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Early Intervention and Post Code Wellbeing


The sum total of human happiness could, there is no doubt, be vastly improved by Early Intervention - educating and supporting mothers, fathers and families to be the parents and caregivers they want to be. Yet just as with climate change, while most people would subscribe to the idea that it is better to be proactive, short-termism cripples good intentions.


Let me cite two cases. The first isn’t strictly  about Early Intervention because the opportunity to intervene at the optimum time was missed, but there was still a chance to put right significant deficits before they caused a great deal of misery for the children concerned, and before the taxpayer had to fork out thousands of pounds. I refer to a situation where three little boys under the age of 8, all of whom had been victims of physical, sexual and emotional abuse, were referred to a Child Psychotherapist (with a wonderful reputation). The Psychotherapist saw the children and felt that she could make a difference to their lives if she offered each child one session a week for a year and then with diminishing frequency for another two years. The cost of the package for the three little boys was £51,000.

The money was not made available. The children went into care.

So where was Early Intervention in this case? There was a brief window of opportunity when it might have been possible to help these children heal from the wounds their caregivers had inflicted on them, an opportunity for them to have a (relatively) normal and healthy childhood - probably haunted by memories of their abuse, but perhaps not ruled by them. £51,000 seems very little to pay to give three people who are at the very start of their lives a chance of happiness. And think what the savings might be for taxpayers in terms of the children’s likely demands on health, social care and juvenile delinquency services if there is no Early Intervention.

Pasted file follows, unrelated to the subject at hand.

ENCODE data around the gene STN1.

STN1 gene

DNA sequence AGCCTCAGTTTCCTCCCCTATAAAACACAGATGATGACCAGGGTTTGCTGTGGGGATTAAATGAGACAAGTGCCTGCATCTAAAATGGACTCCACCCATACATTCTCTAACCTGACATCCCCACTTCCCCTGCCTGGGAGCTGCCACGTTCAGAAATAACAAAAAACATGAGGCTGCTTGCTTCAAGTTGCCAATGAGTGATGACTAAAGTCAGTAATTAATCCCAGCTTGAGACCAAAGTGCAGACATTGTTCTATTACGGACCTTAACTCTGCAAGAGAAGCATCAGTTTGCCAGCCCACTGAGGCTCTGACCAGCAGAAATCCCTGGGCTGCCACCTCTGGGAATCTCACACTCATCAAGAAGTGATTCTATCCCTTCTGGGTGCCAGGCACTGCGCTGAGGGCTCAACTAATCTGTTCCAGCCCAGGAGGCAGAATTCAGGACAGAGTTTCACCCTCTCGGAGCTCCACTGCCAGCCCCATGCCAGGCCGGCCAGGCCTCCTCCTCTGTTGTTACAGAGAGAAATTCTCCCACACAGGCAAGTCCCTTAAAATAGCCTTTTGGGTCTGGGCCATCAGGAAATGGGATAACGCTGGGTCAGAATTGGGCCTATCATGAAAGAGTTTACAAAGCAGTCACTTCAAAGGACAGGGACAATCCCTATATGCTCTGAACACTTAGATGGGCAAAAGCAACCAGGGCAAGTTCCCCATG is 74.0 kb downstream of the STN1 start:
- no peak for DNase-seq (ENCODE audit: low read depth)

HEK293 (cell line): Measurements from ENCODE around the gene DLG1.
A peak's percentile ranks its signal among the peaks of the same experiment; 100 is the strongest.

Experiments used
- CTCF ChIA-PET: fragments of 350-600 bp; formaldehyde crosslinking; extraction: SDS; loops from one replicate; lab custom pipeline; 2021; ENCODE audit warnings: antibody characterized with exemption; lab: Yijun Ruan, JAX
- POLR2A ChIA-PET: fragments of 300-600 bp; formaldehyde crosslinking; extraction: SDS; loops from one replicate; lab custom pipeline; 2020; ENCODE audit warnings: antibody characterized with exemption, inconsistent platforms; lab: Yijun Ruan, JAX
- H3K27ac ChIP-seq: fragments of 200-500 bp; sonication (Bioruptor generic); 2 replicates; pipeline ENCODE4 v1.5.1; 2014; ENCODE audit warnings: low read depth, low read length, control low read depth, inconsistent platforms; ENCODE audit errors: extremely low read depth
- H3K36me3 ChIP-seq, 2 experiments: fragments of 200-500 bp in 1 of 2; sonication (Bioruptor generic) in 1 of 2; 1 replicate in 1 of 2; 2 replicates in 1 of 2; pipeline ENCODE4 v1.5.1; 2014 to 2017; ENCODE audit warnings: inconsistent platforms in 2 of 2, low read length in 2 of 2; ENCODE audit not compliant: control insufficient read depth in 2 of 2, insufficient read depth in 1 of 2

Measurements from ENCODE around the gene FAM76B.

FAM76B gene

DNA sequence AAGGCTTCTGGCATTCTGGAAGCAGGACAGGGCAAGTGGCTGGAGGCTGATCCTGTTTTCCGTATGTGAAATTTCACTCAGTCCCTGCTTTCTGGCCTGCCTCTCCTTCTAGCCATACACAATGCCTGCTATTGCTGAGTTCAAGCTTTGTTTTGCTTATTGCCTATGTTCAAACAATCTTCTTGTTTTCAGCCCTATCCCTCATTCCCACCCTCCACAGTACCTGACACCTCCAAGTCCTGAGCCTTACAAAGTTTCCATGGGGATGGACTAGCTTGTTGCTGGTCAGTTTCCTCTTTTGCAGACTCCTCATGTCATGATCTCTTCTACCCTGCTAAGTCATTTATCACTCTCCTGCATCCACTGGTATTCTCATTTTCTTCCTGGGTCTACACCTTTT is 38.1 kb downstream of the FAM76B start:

The Early Intervention Foundation (EIF) has recently published figures to show that ‘school readiness’ is a postcode lottery. ‘School readiness’ means children’s ability to make the most of school when they arrive there because they already have the communication and social skills, the self-awareness and self-esteem, to move confidently into the world of early education. The EIF notes that children in the north-west and north-east of the UK and in the West Midlands are much less ‘school-ready’ than their peers in other parts of the country.  Overall, fewer than half the children eligible for free school meals manifest a ‘good level of development’ compared to nearly two thirds of other children.

Early Intervention is therefore a democratic imperative. Ensuring a level playing field for all our children begins when they are tiny. First and foremost, it’s a question of lifting every child out of poverty, and then of supporting mothers and fathers who have not themselves had good parental role models, and who are distracted by lack of income, substance abuse and domestic violence. The EIF recommends that all mothers and their partners have antenatal and postnatal education to help them understand how to build their relationship with their baby and encourage their child’s all-round social and emotional wellbeing.


Which brings me back to my well-worn soap-box: we need high quality antenatal education and postnatal support for every family in the country, and extra education and support for those who want it or need it.

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